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I'm trying to fully understand all of Haskell's concepts.

In what ways are algebraic data types similar to generic types, e.g., in C# and Java? And how are they different? What's so algebraic about them anyway?

I'm familiar with universal algebra and its rings and fields, but I only have a vague idea of how Haskell's types work.

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See also… – Don Stewart May 6 '11 at 20:34
up vote 16 down vote accepted

"Algebraic Data Types" in Haskell support full parametric polymorphism, which is the more technically correct name for generics, as a simple example the list data type:

 data List a = Cons a (List a) | Nil

Is equivalent (as much as is possible, and ignoring non-strict evaluation, etc) to

 class List<a> {
     class Cons : List<a> {
         a head;
         List<a> tail;
     class Nil : List<a> {}

Of course Haskell's type system allows more ... interesting use of type parameters but this is just a simple example. With regards to the "Algebraic Type" name, i've honestly never been entirely sure of the exact reason for them being named that, but have assumed that it's due the mathematical underpinnings of the type system. I believe that the reason boils down to the theoretical definition of an ADT being the "product of a set of constructors", however it's been a couple of years since i escaped university so i can no longer remember the specifics.

[Edit: Thanks to Chris Conway for pointing out my foolish error, ADT are of course sum types, the constructors providing the product/tuple of fields]

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Generics has been used in so many different ways that the only real common ground is "the kind of polymorphism my language doesn't (or didn't) have, but that we're planning on adding (or have added). – wnoise Sep 26 '08 at 21:07
This answer doesn't explain in what sense Haskell's data types are algebraic. – Don Stewart May 6 '11 at 21:24
Actually, I think the analogy isn't quite correct - data List a is a type constructor, but Cons and Nil are data constructors - they denote the values that are of type List a (the distinction is important because they live in separate namespaces, so you can and often do have type and data constructors of the same name). – Martin Aug 29 '12 at 10:31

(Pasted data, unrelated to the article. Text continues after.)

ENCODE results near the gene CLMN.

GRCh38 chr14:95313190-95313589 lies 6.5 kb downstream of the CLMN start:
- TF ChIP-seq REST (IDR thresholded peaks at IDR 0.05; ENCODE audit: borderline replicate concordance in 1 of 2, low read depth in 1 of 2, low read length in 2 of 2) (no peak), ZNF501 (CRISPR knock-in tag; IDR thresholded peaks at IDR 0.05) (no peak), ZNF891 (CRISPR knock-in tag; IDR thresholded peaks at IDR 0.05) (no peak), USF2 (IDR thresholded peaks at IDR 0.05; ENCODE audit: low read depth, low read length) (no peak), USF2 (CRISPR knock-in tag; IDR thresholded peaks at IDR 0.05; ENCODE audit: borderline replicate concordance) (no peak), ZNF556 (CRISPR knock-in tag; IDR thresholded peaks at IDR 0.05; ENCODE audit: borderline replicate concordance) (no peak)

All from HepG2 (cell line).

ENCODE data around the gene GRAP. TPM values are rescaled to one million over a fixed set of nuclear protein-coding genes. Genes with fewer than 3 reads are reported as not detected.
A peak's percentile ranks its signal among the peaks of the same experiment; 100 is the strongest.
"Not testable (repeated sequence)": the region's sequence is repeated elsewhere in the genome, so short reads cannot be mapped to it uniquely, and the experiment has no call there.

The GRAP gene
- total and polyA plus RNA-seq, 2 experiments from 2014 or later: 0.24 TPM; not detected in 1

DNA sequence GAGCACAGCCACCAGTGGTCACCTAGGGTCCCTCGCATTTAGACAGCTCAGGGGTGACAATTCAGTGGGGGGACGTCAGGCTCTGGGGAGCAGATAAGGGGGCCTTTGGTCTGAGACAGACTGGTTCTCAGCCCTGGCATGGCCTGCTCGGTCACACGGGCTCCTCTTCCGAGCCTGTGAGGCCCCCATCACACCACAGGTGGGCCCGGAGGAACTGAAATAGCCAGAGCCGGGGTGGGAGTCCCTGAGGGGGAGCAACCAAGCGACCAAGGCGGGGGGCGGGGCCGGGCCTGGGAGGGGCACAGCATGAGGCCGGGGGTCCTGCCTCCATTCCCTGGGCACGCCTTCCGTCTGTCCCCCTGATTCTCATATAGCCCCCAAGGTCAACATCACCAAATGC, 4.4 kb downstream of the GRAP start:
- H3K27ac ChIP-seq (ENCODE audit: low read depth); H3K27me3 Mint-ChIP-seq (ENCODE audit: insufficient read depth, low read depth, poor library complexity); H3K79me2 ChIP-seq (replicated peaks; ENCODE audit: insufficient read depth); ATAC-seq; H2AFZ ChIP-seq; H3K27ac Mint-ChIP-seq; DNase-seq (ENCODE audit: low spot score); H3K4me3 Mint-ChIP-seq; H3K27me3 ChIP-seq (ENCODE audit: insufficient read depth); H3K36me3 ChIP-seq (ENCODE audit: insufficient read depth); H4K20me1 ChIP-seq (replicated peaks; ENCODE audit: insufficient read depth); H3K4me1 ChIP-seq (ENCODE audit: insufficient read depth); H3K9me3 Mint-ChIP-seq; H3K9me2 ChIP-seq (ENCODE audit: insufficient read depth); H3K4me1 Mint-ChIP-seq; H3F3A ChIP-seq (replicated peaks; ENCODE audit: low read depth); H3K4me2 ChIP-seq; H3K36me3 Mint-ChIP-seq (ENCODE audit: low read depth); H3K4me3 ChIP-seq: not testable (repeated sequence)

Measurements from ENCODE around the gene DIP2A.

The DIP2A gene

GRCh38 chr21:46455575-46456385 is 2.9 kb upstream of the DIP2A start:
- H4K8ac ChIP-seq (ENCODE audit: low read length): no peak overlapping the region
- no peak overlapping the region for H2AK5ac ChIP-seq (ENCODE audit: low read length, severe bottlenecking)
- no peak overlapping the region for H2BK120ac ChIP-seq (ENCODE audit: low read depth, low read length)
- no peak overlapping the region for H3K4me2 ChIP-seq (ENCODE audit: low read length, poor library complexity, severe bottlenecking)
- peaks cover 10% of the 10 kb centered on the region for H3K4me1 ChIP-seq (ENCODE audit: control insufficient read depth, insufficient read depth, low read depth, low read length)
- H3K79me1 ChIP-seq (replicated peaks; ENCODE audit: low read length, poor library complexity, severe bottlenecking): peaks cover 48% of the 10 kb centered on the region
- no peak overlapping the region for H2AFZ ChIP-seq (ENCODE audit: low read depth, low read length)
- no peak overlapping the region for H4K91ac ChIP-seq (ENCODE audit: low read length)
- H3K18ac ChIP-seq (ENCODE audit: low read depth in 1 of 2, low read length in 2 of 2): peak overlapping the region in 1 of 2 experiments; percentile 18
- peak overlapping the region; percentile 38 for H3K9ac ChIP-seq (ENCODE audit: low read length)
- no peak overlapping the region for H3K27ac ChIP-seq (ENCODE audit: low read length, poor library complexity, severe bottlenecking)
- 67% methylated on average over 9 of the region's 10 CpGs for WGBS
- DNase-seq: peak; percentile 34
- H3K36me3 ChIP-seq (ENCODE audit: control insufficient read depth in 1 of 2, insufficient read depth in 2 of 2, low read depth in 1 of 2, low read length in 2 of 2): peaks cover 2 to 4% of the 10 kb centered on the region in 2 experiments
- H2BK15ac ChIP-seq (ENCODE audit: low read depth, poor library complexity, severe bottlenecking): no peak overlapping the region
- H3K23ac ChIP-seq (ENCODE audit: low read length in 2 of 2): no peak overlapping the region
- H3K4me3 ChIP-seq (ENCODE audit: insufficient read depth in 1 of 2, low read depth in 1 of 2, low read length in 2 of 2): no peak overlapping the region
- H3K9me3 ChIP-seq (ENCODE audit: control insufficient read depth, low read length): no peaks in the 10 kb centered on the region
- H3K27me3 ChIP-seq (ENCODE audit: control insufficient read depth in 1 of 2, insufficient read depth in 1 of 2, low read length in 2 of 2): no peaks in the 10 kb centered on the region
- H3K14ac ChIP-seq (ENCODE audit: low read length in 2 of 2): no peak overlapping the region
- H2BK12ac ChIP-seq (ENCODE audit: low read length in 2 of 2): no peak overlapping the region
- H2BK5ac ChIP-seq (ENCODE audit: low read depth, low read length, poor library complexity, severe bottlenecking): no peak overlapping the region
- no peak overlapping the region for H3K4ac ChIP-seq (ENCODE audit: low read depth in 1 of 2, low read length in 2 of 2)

Haskell's algebraic data types are named such since they correspond to an initial algebra in category theory, giving us some laws, some operations and some symbols to manipulate. We may even use algebraic notation for describing regular data structures, where:

  • + represents sum types (disjoint unions, e.g. Either).
  • represents product types (e.g. structs or tuples)
  • X for the singleton type (e.g. data X a = X a)
  • 1 for the unit type ()
  • and μ for the least fixed point (e.g. recursive types), usually implicit.

with some additional notation:

  • for X•X

In fact, you might say (following Brent Yorgey) that a Haskell data type is regular if it can be expressed in terms of 1, X, +, , and a least fixed point.

With this notation, we can concisely describe many regular data structures:

  • Units: data () = ()


  • Options: data Maybe a = Nothing | Just a

    1 + X

  • Lists: data [a] = [] | a : [a]

    L = 1+X•L

  • Binary trees: data BTree a = Empty | Node a (BTree a) (BTree a)

    B = 1 + X•B²

Other operations hold (taken from Brent Yorgey's paper, listed in the references):

  • Expansion: unfolding the fix point can be helpful for thinking about lists. L = 1 + X + X² + X³ + ... (that is, lists are either empty, or they have one element, or two elements, or three, or ...)

  • Composition, , given types F and G, the composition F ◦ G is a type which builds “F-structures made out of G-structures” (e.g. R = X • (L ◦ R) ,where L is lists, is a rose tree.

  • Differentiation, the derivative of a data type D (given as D') is the type of D-structures with a single “hole”, that is, a distinguished location not containing any data. That amazingly satisfy the same rules as for differentiation in calculus:

    1′ = 0

    X′ = 1

    (F + G)′ = F' + G′

    (F • G)′ = F • G′ + F′ • G

    (F ◦ G)′ = (F′ ◦ G) • G′


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I found chapter 3 the book "Real world Haskell" (you co-authored) explaining algebraic data types very nicely. Especially if you are really new to Haskell and you don't have a comp-sci background. – rzetterberg Nov 4 '11 at 13:35 lists a binary parameterized tree as an example for an abstract data type and states that abstract DT and algebraic DT are mutually exclusive categories. Or is the binary tree here not really assumed to be algebraic (despite the question) as you actually just label it "regular"!? – Raffael Jan 9 '15 at 12:26